Keep Your Cookout or Picnic Safe

— Written By Ann Simmons and last updated by

Grilling out is a fun and tasty way to prepare food during the summer. Whether you toss your favorite vegetables or a juicy burger on the grill, don’t let unsafe food handling habits ruin your meal. The following are some simple steps to keep your food safe while grilling or taking food on the road.

First, wash your hands before beginning any food handling tasks. Washing hands before you prepare food is one of the most effective ways to prevent foodborne illness. Wet hands with warm water, use soap and scrub the hands and wrists for 10-15 seconds then rinse and dry with a clean towel. The entire process should take about 20 seconds. Wash your hands before and after handling raw meat or poultry, after using the restroom,  after touching animals or anytime they may be contaminated.

Marinate meat and poultry safely by placing it in a covered dish in the refrigerator. Never reuse marinades on other raw meats. If you plan to use a marinade as a sauce, put it in a sauce pan and bring it to a rolling boil. Never eat any leftover marinade that has not been boiled. If you don’t plan to boil it, discard it.

Cook burgers and poultry to safe temperatures. The USDA recommends cooking poultry to least 165°F, and ground beef should be cooked to at least 160°F. Use a food thermometer to check the temperature. If meat or poultry has not reached the recommended cooking temperature when you check it, keep cooking until a safe temperature is reached. Place cooked food on a clean plate to avoid contaminating it with raw meat or poultry juices. Never place cooked items on a plate that held raw meat.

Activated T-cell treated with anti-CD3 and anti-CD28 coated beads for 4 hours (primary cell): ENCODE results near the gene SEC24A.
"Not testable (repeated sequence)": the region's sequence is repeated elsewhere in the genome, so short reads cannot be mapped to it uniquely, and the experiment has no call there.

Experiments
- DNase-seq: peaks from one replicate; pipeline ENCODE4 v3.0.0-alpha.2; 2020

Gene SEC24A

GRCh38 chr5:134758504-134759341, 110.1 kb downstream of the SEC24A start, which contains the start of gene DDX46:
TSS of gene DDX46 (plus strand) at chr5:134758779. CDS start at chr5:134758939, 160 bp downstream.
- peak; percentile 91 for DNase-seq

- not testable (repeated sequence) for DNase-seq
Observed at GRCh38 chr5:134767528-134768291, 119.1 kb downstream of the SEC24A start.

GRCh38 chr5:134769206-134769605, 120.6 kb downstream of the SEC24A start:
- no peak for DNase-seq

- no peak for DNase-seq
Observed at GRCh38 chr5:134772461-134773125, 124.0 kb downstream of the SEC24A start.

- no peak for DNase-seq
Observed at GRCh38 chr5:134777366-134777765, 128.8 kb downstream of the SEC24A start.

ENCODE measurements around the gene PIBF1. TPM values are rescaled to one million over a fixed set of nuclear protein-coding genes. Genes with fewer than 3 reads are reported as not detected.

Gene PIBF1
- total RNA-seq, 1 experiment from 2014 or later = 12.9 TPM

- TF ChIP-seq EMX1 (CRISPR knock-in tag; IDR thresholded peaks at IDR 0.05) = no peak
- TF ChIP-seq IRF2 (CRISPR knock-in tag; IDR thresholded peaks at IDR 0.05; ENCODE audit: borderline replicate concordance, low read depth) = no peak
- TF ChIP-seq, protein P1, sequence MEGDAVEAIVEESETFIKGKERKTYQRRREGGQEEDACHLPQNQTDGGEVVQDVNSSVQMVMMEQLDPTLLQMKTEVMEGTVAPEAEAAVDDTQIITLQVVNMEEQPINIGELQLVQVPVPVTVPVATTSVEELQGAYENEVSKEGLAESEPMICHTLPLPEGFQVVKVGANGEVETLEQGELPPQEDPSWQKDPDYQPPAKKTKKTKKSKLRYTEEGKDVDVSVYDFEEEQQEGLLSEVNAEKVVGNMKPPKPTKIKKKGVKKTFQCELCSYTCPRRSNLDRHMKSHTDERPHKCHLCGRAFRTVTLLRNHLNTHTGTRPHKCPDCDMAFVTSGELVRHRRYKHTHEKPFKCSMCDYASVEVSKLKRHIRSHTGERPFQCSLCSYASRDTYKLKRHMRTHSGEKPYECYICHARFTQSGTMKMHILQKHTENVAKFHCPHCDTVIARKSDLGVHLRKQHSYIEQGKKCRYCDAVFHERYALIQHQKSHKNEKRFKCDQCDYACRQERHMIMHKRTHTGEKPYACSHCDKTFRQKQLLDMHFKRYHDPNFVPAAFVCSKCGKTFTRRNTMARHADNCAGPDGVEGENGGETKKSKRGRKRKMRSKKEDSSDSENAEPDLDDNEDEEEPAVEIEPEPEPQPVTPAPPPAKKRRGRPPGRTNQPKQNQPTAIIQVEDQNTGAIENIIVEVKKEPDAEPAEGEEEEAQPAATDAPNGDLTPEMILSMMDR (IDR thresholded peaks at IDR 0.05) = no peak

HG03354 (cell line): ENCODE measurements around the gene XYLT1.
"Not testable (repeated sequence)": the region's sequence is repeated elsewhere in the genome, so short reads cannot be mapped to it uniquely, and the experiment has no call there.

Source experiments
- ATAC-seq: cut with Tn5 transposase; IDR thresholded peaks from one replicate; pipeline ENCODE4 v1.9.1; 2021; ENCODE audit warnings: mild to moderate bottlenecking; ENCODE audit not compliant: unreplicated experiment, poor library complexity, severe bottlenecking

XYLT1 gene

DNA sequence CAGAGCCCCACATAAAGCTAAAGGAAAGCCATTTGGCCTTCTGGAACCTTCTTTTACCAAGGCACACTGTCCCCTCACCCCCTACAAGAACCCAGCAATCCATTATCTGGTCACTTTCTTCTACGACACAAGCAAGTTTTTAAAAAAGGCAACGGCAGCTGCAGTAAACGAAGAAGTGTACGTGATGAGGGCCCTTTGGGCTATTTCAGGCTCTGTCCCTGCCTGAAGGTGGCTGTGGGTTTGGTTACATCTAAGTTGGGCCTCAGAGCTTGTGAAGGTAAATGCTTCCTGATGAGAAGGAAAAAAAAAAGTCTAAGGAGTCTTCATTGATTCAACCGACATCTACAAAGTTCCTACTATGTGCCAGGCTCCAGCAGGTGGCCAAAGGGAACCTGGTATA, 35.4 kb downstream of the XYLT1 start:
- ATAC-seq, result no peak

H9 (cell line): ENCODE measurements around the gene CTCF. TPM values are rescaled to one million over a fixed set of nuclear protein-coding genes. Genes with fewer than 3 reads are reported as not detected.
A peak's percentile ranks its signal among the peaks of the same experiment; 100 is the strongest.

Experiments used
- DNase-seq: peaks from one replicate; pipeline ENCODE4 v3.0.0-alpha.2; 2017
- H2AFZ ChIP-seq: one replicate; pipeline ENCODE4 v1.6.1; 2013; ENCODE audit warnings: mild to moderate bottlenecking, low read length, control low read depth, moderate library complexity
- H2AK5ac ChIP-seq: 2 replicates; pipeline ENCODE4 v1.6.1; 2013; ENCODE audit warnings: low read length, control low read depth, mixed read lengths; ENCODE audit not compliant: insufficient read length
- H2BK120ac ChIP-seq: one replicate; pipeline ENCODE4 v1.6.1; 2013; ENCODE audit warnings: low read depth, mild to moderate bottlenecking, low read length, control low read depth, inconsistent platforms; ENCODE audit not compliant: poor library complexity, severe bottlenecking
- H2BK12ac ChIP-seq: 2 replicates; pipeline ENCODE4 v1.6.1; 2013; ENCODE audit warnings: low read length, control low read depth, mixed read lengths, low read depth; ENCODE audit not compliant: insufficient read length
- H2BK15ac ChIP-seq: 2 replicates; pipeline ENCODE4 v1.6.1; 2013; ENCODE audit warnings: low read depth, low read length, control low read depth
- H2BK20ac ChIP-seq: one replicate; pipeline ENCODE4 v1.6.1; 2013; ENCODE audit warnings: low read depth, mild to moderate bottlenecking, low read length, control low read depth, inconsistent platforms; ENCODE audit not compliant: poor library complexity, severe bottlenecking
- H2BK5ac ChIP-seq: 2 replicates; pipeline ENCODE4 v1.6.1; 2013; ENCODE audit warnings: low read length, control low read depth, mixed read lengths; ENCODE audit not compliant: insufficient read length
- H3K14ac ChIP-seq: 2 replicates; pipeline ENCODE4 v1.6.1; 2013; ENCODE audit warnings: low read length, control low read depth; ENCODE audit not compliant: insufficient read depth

When you travel with food, make sure your cooler is stocked with ice or frozen gel packs. Foods that are cooked ahead of time should be fully cooled before packing. Cool the food thoroughly in the refrigerator to 40°F or below before placing in a cooler.

Whether you are cooking out at home or taking food on the road, keep perishable foods cold until cooking or serving. Take more than one cooler on long trips. Use one cooler for drinks and snacks. Use a separate cooler for perishable items you plan to use later. A full cooler will maintain its cold temperature longer than one that is partially full. Use extra care with foods that might leak. Over-wrap food to prevent leakage.

Leftovers should be refrigerated or placed in a cooler with ice promptly after serving. When serving, don’t leave food out more than an hour in warm temperatures.

If you have any questions about food preservation or food safety, call the extension office at 828-465-8240. Visit our website for the full schedule of events for Eat Drink and Be Local Week July 14 – 21. Activities will include cooking classes and demos; farm tours; wine, beer, and cider tasting, and the farm feast on Saturday night, July 21. Come and meet the farmers that grow our local food system in Catawba County.